(a) They result in added cost to a U-turn system.
(b) They must be attached by clamping, drilling mounting or clearance holes and use adhesive, screws and various other methods to secure the activator to the vehicle.
(c) They require additional hand movements to locations within the vehicle not normally associated with standard operation.
(d) They detract from the vehicle's original appearance, condition and value.
Accordingly, several objects and advantages of this invention are:
(a) To reduce the total cost of a U-turn system,
(b) To provide a U-turn system with fewer parts and eliminate extra switches, brackets and activators.
(c) To enable the vehicle operator to signal a U-turn without reaching for a special switch or performing extraordinary activation operations.
(d) To protect the value and aesthetics of the vehicle and simultaneously decrease installation time by eliminating accessory switches.
Further objects and advantages are to encourage the purchase and use of U-turn systems by avoiding unsightly extra parts in the vehicle, time consuming activator installation, permanent and semi-permanent modifications and extraneous operator actions.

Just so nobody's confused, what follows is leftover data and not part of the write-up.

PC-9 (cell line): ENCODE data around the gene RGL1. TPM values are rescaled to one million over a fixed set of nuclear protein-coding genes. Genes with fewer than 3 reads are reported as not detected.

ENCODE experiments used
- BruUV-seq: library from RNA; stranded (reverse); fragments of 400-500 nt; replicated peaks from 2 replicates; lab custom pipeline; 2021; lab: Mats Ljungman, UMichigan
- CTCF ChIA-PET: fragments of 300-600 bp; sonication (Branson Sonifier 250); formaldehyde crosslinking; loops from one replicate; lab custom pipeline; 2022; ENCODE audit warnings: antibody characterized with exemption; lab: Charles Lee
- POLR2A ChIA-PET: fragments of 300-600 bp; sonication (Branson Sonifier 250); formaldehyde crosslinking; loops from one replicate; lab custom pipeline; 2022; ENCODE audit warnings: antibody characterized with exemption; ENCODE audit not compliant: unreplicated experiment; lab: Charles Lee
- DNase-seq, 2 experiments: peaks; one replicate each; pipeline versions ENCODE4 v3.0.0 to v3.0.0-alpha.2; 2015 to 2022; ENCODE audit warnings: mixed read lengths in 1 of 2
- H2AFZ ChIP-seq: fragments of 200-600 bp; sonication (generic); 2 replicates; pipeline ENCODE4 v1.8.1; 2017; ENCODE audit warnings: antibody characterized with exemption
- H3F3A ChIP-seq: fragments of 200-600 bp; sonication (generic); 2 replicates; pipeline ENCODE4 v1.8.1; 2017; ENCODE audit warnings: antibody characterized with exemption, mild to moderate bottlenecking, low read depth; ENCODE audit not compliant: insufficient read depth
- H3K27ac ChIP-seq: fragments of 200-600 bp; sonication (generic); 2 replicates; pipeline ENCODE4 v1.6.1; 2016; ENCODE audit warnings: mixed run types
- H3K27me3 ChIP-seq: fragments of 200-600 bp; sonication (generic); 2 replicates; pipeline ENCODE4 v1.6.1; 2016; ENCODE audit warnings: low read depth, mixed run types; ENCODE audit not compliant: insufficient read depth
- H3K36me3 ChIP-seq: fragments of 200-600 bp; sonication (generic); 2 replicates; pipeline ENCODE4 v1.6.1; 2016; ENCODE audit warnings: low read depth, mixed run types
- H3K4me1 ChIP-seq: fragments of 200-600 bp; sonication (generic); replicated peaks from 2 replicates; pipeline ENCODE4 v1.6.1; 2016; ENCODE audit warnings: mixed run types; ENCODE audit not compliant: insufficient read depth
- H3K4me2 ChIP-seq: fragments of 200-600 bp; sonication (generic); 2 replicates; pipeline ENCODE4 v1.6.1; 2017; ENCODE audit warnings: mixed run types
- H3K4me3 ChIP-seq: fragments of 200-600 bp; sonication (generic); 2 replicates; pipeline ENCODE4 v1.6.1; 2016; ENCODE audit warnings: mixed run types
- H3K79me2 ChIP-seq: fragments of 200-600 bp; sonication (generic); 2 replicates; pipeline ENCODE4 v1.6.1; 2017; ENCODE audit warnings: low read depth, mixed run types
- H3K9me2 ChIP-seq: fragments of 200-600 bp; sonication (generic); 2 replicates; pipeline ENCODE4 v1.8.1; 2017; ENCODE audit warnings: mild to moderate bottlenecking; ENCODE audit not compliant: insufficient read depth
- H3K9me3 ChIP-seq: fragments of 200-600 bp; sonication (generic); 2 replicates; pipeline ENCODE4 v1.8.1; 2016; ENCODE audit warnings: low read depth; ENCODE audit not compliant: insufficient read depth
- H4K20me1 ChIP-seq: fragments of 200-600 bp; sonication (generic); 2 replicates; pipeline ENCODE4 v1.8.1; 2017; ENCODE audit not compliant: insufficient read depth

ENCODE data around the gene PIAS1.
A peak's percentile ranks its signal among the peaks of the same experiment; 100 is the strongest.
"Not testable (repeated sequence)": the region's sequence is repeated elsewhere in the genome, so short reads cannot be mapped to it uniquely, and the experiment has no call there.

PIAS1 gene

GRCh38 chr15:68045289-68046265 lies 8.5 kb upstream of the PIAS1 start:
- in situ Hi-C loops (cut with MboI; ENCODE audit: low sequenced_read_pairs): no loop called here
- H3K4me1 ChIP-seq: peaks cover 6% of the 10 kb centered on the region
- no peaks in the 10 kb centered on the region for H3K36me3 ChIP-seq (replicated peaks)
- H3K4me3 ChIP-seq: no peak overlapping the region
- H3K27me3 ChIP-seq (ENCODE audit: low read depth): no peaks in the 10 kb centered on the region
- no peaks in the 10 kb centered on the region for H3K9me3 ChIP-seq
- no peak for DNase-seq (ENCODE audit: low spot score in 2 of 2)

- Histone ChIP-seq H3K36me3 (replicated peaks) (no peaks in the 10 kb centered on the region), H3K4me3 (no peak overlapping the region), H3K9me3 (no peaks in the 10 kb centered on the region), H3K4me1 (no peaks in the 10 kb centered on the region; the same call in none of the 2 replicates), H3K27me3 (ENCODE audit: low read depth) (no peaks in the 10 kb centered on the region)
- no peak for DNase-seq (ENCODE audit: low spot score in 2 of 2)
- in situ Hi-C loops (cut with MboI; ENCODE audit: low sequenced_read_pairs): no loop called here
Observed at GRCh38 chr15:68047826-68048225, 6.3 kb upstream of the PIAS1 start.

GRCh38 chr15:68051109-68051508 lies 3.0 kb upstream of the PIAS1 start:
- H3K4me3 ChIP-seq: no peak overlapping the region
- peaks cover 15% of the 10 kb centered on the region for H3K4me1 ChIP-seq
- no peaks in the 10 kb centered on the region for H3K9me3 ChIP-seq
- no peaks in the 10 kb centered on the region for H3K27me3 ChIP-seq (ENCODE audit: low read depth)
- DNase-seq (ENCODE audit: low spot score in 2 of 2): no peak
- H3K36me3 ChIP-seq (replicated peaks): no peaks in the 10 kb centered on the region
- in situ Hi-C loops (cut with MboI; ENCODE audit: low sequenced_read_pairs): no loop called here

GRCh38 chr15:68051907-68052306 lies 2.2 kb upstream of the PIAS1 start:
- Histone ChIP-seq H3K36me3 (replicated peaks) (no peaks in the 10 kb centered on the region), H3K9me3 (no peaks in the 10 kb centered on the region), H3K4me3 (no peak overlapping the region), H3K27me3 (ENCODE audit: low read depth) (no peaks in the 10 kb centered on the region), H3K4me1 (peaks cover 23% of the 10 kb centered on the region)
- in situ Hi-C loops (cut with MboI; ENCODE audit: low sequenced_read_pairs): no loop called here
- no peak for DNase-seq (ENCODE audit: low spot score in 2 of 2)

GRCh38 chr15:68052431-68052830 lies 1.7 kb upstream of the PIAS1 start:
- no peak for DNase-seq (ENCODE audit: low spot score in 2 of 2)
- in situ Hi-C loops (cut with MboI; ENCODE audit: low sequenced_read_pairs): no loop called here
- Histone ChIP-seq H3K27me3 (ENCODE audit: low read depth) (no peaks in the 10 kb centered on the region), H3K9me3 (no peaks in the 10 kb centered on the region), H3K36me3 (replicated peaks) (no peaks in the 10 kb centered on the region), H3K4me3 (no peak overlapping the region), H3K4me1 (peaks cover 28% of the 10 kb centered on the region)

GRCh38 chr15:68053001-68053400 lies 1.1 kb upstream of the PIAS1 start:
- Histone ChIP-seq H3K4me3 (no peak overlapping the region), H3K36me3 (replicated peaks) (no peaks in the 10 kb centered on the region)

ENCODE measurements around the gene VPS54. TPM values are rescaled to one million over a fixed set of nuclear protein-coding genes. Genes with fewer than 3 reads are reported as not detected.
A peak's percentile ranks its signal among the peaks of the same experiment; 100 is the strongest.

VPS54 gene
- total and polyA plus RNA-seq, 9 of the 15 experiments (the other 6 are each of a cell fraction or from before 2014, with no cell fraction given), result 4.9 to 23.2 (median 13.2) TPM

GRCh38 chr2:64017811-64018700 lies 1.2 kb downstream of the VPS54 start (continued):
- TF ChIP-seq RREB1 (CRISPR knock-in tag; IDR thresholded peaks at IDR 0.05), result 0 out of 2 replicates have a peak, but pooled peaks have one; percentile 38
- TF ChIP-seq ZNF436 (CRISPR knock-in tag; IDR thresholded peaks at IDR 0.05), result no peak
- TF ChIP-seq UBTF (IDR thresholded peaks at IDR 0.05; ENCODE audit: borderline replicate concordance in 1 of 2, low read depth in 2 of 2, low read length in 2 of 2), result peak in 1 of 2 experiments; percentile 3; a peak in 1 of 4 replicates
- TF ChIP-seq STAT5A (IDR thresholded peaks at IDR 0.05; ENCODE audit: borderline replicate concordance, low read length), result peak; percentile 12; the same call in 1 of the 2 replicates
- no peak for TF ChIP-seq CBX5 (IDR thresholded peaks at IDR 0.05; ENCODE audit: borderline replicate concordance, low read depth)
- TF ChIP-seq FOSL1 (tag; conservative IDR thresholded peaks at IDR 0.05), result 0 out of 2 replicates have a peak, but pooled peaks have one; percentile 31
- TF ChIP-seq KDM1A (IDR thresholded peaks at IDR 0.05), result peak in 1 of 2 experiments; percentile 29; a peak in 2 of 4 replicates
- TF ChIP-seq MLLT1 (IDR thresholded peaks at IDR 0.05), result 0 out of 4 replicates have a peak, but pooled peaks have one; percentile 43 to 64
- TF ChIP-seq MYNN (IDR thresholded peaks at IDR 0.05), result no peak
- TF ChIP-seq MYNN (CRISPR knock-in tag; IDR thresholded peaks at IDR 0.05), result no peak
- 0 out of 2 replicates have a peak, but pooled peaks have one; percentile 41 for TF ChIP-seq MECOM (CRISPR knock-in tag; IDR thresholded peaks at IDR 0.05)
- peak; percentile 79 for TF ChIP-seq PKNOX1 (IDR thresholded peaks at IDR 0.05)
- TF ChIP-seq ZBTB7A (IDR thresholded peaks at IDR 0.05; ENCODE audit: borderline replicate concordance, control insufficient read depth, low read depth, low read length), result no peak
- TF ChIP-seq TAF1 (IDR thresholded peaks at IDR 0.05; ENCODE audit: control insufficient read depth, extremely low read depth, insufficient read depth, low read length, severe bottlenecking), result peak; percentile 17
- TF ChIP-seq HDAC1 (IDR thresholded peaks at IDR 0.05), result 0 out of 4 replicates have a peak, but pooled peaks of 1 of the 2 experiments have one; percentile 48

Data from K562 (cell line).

FIG. 1 is a block diagram depicting the timing functions and interaction of the invention's signals.
FIG. 2 is a block diagram depicting a typical installation and application of the invention in the vehicle.
In each figure, significant parts are identified and differentiated by numerical designators.
20 Timer 1 (556).
30 Timer 2 (556).
40 Flip flop (4013).
50 Positive output signal.
60 Illuminated U-turn display.
61 U-turn display electrical ground.
70 Invention package.
71 Invention package system electrical ground.
72 Invention package system (+) 12 V power connection.
75 (-) Negative input signal.
76 (+) Positive input signal.
80 Vehicle steering column.
90 Vehicle turn signal lever.